Smart Bombs or Rocks for Brains?
The US military is now dropping laser-guided chunks of concrete on Iraqi targets in order, it says, to minimize the 'collateral damage.' Of course, the same military refuses to admit responsibility for any of the civilian casualties resulting from the bombing campaign in the first place.
by Karla Solheim Nov. 5, 1999
US Operation Northern Watch, which has been bombing Iraq regularly since December, has added another weapon to its war chest: laser-guided chunks of concrete. Dubbed "concrete bombs," these babies weigh 500 to 2,000 pounds each and can take out a military target without explosives, without a rain of shrapnel -- and, theoretically, without killing as many civilians.
Whether the decision to use concrete instead of explosives is humanitarian or a public relations move intended to counter Hussein's powerful images of maimed children is debateable.
Hussein Ibish of the Arab American Anti-Discrimination Committee says: "I think that the use of something as strange as a concrete bomb is another indication of how odd and senseless it all is. When you have a campaign of bombing that goes on for years, for no real reason and no real goal, and you have these very weird weapons used," Ibish says, it indicates that, "you're looking at a policy that cannot be explained rationally on its face."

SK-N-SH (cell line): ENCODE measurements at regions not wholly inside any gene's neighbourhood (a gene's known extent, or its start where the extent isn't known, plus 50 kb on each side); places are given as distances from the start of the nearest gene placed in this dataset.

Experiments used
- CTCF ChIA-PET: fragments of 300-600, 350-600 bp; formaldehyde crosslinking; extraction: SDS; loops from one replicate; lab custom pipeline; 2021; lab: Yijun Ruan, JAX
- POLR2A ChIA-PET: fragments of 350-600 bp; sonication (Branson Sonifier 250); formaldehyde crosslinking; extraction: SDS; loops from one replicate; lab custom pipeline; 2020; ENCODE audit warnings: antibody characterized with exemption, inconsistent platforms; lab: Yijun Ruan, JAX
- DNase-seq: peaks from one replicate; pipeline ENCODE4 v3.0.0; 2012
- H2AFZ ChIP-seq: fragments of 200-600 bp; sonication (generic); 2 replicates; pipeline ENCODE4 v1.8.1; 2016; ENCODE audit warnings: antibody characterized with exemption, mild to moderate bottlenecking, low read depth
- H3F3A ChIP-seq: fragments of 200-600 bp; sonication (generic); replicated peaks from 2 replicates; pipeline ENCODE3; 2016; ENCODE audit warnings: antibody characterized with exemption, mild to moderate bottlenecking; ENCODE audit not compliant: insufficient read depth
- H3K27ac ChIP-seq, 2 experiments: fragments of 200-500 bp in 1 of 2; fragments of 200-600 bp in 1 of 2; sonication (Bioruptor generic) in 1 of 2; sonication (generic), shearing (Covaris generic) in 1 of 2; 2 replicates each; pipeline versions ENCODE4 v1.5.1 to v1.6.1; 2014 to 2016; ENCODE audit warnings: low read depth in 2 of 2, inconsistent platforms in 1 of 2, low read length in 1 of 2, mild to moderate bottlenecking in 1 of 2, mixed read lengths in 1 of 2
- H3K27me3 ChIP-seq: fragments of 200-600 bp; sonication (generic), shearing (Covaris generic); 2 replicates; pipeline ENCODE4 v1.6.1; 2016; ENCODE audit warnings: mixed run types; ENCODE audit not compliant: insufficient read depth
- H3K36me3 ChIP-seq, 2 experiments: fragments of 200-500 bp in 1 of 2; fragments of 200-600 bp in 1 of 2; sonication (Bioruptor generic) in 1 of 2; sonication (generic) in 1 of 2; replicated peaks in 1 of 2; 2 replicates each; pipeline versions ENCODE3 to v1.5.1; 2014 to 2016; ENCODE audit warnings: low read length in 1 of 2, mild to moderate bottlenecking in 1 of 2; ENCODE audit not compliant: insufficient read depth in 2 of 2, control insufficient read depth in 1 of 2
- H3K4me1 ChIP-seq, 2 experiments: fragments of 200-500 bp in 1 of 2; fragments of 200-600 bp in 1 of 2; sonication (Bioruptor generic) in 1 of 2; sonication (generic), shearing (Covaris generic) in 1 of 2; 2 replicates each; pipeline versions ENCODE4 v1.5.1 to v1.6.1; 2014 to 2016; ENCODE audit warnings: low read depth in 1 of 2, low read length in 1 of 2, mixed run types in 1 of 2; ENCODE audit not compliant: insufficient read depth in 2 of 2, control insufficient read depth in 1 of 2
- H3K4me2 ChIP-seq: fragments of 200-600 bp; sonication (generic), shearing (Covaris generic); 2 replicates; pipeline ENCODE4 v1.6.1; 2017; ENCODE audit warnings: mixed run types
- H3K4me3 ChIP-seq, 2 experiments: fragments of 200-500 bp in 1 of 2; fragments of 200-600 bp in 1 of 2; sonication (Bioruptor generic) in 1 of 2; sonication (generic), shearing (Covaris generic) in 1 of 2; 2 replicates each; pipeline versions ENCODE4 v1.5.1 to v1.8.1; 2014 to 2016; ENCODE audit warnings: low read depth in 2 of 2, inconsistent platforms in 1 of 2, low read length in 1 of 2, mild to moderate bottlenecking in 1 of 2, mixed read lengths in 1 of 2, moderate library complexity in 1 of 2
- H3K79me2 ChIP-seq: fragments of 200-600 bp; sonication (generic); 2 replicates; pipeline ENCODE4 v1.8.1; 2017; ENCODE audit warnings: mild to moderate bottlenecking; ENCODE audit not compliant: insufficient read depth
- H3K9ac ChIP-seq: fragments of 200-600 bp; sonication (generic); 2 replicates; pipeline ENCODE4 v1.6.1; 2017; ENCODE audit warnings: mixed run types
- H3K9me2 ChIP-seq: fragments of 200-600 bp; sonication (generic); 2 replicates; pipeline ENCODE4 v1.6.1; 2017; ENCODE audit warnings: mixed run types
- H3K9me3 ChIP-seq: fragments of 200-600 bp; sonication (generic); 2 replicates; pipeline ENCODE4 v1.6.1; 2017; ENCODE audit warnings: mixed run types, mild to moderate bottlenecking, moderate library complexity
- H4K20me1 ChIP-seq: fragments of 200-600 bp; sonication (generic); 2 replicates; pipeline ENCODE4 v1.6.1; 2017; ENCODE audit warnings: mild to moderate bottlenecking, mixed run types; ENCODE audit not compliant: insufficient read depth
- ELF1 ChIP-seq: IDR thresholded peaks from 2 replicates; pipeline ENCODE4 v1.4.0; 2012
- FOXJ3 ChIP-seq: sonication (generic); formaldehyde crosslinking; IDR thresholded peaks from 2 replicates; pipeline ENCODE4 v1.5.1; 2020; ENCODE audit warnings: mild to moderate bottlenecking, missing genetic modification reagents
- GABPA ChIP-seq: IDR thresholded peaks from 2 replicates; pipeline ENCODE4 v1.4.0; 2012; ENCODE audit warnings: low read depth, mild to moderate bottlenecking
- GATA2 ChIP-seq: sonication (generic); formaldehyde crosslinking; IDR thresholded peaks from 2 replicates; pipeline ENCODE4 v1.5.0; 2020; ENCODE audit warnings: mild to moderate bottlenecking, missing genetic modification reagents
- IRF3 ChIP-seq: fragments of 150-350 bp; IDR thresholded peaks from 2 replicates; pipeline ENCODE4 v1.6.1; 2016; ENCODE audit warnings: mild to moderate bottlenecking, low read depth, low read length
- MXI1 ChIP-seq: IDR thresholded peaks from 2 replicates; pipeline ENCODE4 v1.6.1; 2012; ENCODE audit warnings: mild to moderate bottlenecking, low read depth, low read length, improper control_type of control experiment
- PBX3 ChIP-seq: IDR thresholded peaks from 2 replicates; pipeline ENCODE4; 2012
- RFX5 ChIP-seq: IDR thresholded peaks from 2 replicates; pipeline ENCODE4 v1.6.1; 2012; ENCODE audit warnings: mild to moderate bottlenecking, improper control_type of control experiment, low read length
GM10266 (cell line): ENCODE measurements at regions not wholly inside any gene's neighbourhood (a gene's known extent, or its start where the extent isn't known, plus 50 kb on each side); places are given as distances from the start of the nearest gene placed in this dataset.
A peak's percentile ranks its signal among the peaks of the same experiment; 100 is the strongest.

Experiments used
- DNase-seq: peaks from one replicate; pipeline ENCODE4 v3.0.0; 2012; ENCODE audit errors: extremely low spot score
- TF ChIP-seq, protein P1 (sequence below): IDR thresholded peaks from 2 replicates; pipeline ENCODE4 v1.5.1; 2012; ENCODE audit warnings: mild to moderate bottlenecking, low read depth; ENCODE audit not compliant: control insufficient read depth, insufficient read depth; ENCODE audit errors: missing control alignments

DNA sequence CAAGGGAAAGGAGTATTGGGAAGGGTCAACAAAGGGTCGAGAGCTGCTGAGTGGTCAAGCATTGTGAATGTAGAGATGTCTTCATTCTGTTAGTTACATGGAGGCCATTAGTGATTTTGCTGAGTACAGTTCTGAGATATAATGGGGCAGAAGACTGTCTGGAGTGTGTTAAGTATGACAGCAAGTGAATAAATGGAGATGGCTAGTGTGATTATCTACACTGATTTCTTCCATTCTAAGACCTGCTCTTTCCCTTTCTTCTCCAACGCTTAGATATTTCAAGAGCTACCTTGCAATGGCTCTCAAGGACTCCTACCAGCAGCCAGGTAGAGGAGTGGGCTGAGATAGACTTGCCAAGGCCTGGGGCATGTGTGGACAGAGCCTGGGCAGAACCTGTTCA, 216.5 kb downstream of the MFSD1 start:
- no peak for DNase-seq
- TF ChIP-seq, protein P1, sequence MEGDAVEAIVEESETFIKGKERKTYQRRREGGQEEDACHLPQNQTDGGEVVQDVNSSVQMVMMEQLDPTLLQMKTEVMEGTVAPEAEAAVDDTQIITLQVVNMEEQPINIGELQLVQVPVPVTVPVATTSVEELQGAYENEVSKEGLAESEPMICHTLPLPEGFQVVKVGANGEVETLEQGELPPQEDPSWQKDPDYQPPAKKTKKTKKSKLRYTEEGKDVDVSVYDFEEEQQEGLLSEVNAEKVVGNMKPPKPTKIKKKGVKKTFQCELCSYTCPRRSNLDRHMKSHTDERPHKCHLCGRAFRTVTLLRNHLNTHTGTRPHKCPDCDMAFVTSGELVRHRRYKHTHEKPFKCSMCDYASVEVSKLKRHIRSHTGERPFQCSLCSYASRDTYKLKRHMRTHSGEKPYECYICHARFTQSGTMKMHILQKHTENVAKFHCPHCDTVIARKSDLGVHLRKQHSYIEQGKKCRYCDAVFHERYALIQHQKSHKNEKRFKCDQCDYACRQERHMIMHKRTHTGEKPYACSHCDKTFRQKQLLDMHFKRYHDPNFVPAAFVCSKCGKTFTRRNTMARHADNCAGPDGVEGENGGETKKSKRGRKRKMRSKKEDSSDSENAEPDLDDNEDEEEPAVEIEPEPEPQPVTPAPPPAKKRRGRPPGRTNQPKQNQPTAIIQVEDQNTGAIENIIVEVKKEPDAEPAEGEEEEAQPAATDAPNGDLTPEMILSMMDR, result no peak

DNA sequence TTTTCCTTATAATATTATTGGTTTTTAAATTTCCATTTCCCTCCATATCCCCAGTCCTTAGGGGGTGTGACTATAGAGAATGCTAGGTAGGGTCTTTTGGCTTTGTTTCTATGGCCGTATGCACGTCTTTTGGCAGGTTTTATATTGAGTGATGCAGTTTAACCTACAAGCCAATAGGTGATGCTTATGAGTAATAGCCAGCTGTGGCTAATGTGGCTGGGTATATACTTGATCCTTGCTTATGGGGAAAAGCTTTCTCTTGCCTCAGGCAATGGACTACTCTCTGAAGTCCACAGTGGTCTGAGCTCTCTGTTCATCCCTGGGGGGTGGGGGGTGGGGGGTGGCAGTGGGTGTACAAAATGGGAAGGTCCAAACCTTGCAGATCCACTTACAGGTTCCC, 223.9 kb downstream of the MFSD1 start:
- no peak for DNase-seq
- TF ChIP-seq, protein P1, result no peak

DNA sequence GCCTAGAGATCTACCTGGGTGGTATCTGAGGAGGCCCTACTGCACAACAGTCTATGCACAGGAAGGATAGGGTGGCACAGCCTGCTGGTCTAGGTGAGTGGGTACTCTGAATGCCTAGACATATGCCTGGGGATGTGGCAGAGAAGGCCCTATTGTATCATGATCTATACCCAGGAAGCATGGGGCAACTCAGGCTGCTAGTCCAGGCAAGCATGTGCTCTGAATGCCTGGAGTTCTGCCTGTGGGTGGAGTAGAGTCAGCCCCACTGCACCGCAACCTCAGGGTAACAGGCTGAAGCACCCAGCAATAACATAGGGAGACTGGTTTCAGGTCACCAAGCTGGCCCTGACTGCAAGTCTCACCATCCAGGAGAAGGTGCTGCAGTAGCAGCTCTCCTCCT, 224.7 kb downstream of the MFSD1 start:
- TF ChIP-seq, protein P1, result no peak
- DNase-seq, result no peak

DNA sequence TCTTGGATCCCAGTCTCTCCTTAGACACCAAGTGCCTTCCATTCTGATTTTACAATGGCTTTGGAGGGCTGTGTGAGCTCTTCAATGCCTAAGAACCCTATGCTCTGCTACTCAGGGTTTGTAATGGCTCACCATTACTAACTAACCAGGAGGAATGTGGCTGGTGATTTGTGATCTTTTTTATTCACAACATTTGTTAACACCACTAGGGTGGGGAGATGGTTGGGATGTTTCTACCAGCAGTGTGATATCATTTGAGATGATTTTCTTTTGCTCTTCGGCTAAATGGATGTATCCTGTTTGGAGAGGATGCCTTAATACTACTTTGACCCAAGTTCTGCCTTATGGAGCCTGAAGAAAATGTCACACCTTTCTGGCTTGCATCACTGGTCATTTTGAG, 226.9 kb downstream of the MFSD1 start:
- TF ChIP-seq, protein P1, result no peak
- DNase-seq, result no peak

The rationale for bombing Iraq is certainly fuzzy. No UN resolution ever mandated the no-fly zones or gave the US the authority to patrol Iraqi airspace. In fact, says Ibish, "They're in violation of all the Gulf War resolutions, which establish the sovereignty and territorial integrity of Iraq." Says Sarah Sloan of the International Action Center: "The no-fly zones that they're patrolling are set up unilaterally by the US and England. They're not even set up by the United Nations."
|An Iraqi boy
from a destroyed
home in Jesan
If concrete bombs are, indeed, being used with the intention of saving Iraqis' lives, then the sentiment is poorly placed, says Ibish. "If it is designed to minimize the suffering of Iraq, that's ludicrous, because there's no doubt that hundreds of thousands of Iraqis have died because of the sanctions, and hundreds of people have been killed from the bombings."
Copyright © 1999 Nando Media Copyright
© 1999 Associated Press
By WAIEL FALEH
BAGHDAD, Iraq November 28, 1999 - Iraqi media accused warplanes from the United States and Britain of bombing a school Sunday in northern Iraq, injuring eight people and damaging the building, surrounding homes and nearby cars.
The official Iraqi-News Agency said the Al-Zanaziq elementary school in Mosul, 250 miles north of Baghdad, was hit at 11:05 a.m., when U.S. and British warplanes carried out 18 sorties over three northern provinces.